To Ensure a Good Night’s Sleep for Children

Posted with permission from Pathways: Modified excerpt from: Eating Right for Sleep by Patti Teel.

What you eat and when you eat can affect how you sleep. Some foods and bedtime snacks are likely to help your child sleep and some foods should be avoided:

• Eat foods rich in B vitamins. Sources of B vitamins include whole grains, legumes, organ meats, raw nuts and seeds, mushrooms, deep sea fish, eggs, meat and dark green vegetables.

• Eat foods rich in magnesium. Food sources include nuts, whole grains, sunflower seeds, legumes, whole grains, avocados and raisins.

• Avoid late afternoon or evening caffeine & sugar consumption. Sodas are usually a huge source of both sugar and caffeine.

• Avoid eating dinner any later than three hours before bed if it seems to energize your child. Eating too late at night raises the metabolic rate and energizes some children.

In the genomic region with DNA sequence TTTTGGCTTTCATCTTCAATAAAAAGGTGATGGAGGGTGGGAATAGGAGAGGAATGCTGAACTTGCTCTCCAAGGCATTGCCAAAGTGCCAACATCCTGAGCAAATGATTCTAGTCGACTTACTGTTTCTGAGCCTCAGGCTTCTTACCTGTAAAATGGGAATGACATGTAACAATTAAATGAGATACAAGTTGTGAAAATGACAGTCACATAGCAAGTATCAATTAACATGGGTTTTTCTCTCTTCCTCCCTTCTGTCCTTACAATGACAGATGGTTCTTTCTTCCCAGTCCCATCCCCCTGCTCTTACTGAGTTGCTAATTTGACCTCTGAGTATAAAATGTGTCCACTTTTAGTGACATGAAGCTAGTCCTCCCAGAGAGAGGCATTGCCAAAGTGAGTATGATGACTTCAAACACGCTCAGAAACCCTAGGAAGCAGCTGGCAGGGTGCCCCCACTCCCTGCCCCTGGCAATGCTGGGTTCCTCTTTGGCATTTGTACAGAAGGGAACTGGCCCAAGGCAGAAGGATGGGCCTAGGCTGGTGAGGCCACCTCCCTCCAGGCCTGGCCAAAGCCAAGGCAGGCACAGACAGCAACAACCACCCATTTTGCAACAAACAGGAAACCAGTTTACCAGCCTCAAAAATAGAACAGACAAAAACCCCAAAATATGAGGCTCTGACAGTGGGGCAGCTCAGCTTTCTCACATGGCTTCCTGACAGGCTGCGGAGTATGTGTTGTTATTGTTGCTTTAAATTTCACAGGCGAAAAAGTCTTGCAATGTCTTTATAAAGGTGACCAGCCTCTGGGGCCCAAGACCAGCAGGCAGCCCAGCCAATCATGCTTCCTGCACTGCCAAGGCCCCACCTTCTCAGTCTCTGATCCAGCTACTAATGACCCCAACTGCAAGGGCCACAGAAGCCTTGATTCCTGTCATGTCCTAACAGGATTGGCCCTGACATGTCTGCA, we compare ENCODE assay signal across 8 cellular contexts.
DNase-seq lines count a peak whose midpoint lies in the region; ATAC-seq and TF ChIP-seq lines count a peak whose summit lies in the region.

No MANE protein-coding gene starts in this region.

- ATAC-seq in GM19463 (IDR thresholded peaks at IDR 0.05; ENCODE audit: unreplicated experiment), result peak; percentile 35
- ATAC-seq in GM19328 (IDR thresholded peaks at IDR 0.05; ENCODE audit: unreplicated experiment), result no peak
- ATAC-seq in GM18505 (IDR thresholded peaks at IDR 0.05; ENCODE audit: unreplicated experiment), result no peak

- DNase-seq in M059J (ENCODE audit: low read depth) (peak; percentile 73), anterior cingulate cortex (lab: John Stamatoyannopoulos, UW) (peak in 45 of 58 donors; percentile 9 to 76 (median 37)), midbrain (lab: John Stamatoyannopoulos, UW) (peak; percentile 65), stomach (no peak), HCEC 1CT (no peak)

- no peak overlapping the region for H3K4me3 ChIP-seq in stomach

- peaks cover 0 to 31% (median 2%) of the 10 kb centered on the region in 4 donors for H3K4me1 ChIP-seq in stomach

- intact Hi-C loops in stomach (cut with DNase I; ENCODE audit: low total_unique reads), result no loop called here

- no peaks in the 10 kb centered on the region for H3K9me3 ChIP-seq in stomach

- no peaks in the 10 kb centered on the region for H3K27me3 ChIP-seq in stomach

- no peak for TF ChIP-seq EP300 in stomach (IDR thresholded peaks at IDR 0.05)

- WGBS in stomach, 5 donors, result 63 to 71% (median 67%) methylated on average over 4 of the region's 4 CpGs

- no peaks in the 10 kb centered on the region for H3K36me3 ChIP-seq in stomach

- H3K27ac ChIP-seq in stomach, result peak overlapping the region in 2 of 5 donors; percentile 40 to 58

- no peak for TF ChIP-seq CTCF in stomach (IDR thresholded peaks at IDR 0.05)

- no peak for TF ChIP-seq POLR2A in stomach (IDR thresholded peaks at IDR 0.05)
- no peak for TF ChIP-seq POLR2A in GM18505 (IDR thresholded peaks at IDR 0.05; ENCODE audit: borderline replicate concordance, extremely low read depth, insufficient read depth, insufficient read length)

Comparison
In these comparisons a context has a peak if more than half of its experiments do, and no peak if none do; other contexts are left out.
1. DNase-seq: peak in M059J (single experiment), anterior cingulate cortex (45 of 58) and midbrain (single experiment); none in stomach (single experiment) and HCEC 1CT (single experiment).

An evening bedtime snack that contains tryptophan can encourage a good night’s sleep. Tryptophan is an essential amino acid that the brain converts into the neurotransmitter, serotonin. Serotonin is then converted into

melatonin, which assists in sleep. Many children find a glass of warm milk calming and it is a good source of tryptophan.

Other sources of tryptophan include:

Cottage cheese, yogurt, pineapples, plums, bananas, eggs, turkey, sesame seeds, sunflower seeds, cashews and peanuts.

It’s best to combine these tryptophan-rich foods with complex carbohydrates like whole grain cereals, bread or potatoes; it helps the brain to absorb the tryptophan.

Bedtime snack suggestions:

Whole grain cereal with milk, oatmeal with milk, peanut butter sandwich with ground sesame seeds, oatmeal cookies with milk.

If your child has a bedtime snack, have it half an hour to an hour before bed.

Modified excerpt from: Eating Right for Sleep by Patti Teel. Read more in Pathways at